Pitt Researchers Studying Bubbles Filled With Medicine For Cancer Treatment

PITTSBURGH (KDKA) — From fun and games to life-saving treatment.

Researchers at the University of Pittsburgh are working to use bubbles in the fight against cancer, according to PittNews. 

At UPMC’s Center for Ultrasound Molecular Imaging and Therapeutics, scientists are experimenting with sonoporation, a technique that uses microscopic bubbles filled with medicine to treat cancer. The idea is to inject microbubbles into a patient’s bloodstream, while at the same time directing an ultrasound on a cancerous tumor.

The microbubbles will remain still until they enter the ultrasound field, when they’ll start vibrating and poking holes in the nearby cells.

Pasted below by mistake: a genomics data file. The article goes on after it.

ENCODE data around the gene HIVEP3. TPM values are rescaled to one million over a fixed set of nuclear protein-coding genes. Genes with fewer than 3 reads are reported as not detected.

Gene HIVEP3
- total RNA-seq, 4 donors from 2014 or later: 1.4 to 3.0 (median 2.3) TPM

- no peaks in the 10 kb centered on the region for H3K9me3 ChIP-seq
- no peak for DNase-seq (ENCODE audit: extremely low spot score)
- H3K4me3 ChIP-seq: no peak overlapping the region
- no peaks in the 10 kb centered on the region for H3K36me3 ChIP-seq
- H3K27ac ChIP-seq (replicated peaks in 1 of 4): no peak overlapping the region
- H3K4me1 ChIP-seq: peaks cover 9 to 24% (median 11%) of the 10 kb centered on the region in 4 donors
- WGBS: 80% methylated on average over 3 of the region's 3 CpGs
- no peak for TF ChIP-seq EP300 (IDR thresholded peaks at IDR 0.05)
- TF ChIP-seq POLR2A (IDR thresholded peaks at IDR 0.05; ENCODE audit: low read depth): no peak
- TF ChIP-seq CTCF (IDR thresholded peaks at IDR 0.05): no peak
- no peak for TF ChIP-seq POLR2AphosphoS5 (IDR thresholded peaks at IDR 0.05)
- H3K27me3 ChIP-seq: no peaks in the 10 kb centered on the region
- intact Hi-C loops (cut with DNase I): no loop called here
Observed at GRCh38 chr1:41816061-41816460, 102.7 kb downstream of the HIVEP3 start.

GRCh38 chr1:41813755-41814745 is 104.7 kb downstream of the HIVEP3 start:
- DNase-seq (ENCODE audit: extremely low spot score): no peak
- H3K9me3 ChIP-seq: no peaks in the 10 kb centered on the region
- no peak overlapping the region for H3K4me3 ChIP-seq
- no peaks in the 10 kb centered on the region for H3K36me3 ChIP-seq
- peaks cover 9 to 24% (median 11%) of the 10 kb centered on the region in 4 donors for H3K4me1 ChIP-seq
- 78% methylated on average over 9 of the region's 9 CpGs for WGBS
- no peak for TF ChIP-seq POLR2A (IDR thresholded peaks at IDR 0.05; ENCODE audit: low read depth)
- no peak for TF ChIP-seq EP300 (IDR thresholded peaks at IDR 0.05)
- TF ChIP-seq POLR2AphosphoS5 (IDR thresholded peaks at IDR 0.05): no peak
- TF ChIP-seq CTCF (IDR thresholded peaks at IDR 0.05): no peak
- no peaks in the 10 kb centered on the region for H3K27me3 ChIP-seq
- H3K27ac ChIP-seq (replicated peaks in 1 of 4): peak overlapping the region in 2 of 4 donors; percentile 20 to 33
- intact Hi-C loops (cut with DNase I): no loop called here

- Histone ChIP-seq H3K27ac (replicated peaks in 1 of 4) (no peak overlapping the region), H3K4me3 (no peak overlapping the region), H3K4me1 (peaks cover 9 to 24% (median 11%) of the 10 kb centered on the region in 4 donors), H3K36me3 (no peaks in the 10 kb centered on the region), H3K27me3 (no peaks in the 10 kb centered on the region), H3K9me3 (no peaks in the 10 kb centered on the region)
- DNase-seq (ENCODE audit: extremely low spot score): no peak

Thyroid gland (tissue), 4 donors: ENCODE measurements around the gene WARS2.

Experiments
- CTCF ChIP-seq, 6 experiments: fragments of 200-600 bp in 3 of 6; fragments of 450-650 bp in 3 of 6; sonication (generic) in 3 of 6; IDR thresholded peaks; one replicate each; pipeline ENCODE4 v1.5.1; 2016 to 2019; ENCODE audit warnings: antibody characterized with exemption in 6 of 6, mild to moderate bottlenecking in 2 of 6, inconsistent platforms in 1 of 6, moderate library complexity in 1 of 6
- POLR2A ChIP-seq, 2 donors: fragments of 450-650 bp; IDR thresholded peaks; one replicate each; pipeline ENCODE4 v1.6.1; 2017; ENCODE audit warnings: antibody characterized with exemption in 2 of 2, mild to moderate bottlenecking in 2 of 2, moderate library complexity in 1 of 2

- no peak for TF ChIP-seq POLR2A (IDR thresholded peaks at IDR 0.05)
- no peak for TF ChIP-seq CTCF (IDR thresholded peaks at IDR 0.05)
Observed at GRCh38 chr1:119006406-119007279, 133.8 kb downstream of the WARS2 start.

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“We’re peering more closely into exactly how … this technology [works] ,” Flordeliza Villanueva, senior author of the study, said. “Now that we’re excited about its potential for affecting patient care, we really want to understand it in greater detail.”

Ultrasound technology is being used not just for imaging capabilities, but for therapeutic capabilities as well. Researchers say they have successfully used sonoporation to break up clots in stroke patients.

Researchers can use sonoporation to deliver drugs to treat cancer or to improve functioning of the cardiovascular system. The researchers fill microbubbles with drugs or genes and then inject them into the patient. The microbubbles travel freely throughout the bloodstream, as they are too large to exit the bloodstream without rupturing.

Once the team reaches clinical trials – in the next three to four years – the treatment will be a couple of routine procedures.

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